- Vitamin A: 392 mcg RAE (44% DV)
- Copper: 0.2 mg (22% DV)
- Vitamin E: 3 mg (20% DV)
- Manganese: 0.4 mg (17% DV)
- Vitamin B6: 0.2 mg (12% DV)
- Folate: 33 mcg (8% DV)
- Pantothenic acid: 0.3 mg (6% DV)
- Magnesium: 23 mg (5% DV)
- Potassium: 201 mg (4% DV)
- Niacin: 0.7 mg (4% DV)
- Thiamin: 0.04 mg (3% DV)
- Riboflavin: 0.04 mg (3% DV)
- Phosphorus: 29 mg (2% DV)
- Iron: 0.3 mg (2% DV)
- Zinc: 0.2 mg (2% DV)
- Calcium: 15 mg (1% DV)
- Selenium: 0 mcg (0% DV)
- Vitamin C: 0 mg (0% DV)
Tannins in acorns
Raw acorns are naturally high in tannins, a group of bitter and astringent compounds that act as part of a plant’s defense mechanism against insects (2).
Tannins are sometimes referred to as “antinutrients,” because they can bind to minerals and prevent them from being absorbed in the intestines (1).
There have been some reports of raw acorns causing severe diarrhea and kidney damage in animals when consumed in large quantities (2, 14).
It’s possible that similar effects could occur in humans, but there haven’t been any peer-reviewed studies on the toxicity of raw acorns.
Because of these concerns, it is best to leach acorns before consuming them. This involves soaking or boiling, which significantly reduces the tannin content and removes the bitter flavor (5).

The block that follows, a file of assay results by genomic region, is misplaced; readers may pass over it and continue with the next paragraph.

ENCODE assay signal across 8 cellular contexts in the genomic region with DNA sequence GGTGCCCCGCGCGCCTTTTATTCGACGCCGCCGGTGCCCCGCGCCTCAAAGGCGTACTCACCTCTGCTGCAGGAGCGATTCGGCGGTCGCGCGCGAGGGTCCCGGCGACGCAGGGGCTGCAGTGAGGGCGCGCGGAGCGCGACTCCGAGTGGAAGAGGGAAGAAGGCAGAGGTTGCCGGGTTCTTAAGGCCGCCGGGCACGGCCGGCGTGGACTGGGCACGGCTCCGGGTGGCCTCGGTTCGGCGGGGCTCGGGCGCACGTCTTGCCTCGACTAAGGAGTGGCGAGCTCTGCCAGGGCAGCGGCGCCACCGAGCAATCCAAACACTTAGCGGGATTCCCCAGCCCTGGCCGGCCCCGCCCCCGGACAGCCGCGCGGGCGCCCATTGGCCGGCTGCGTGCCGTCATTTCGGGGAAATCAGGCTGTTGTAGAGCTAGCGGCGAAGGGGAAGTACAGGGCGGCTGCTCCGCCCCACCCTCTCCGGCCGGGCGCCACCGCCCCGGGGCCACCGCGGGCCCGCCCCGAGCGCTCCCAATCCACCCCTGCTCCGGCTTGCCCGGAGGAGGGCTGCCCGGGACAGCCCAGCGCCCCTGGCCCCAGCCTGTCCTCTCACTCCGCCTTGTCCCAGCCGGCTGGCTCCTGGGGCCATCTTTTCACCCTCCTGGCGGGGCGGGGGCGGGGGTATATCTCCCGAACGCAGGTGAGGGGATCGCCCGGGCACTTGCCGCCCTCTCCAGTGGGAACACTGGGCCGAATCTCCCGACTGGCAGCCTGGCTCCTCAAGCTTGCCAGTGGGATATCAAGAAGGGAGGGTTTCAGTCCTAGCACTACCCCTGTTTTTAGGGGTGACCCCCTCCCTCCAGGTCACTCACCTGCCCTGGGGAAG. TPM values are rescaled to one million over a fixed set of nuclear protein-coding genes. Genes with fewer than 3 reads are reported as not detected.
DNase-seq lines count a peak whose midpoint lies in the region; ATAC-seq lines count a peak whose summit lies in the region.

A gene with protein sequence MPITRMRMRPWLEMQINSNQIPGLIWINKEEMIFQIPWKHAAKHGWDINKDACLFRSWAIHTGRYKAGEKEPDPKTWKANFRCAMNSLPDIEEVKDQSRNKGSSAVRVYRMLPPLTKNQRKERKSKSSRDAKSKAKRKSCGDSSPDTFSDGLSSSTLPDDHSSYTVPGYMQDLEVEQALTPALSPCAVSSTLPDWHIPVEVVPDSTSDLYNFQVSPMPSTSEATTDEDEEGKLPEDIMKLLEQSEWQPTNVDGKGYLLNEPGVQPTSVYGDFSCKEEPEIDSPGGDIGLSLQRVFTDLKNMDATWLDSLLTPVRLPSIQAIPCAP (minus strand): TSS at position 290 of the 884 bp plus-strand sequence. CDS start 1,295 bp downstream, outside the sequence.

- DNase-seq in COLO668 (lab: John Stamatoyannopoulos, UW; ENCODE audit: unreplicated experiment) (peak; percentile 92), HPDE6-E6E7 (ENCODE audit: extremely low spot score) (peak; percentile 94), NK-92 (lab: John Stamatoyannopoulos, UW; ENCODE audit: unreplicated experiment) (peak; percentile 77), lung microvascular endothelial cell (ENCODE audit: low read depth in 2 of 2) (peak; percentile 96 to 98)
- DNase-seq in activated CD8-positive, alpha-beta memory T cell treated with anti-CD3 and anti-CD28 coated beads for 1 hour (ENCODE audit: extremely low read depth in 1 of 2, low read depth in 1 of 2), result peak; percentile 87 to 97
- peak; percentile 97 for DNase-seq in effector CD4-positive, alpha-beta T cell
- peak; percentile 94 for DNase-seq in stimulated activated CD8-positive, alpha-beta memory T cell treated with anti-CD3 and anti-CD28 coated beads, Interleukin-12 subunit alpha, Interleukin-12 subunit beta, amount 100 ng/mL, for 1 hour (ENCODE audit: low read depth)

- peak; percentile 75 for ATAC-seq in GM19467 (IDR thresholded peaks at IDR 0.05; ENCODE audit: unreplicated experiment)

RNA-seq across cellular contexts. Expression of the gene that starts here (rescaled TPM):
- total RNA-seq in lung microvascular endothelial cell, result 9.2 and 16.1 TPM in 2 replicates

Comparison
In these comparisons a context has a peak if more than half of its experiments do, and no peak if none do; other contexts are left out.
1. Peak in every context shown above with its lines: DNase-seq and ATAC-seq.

How to select
Where to buy acorns
Unless you’re open to foraging, acorns can be pretty difficult to find. They’re not available at most grocery stores.
Some Asian markets may carry acorn flour (sometimes labeled as acorn starch), which is often used to make acorn jelly — a popular Korean dish.
Another option is to purchase one of these acorn products online:
While whole acorns are almost never available for purchase in stores, they can be foraged wherever oak trees are found.
Acorns make a great snack, but you must first remove the hard outer shell and soak or boil them to remove tannins and reduce bitterness.
After acorns have been shelled and leached to reduce their tannin content, they can be dried and ground into flour (1).
Acorn flour has similar properties to grain-based flours and can be used as a gluten-free, grain-free flour alternative in baked goods.
If you want to preserve the most flavor and starch possible in your acorn flour, you can also make cold-processed acorn flour, which involves almost no heating at all. Just lots of soaking and time!
To make acorn oil, acorns are dried, shelled, and then pressed raw, to extract the oil, much like the way olive oil is produced.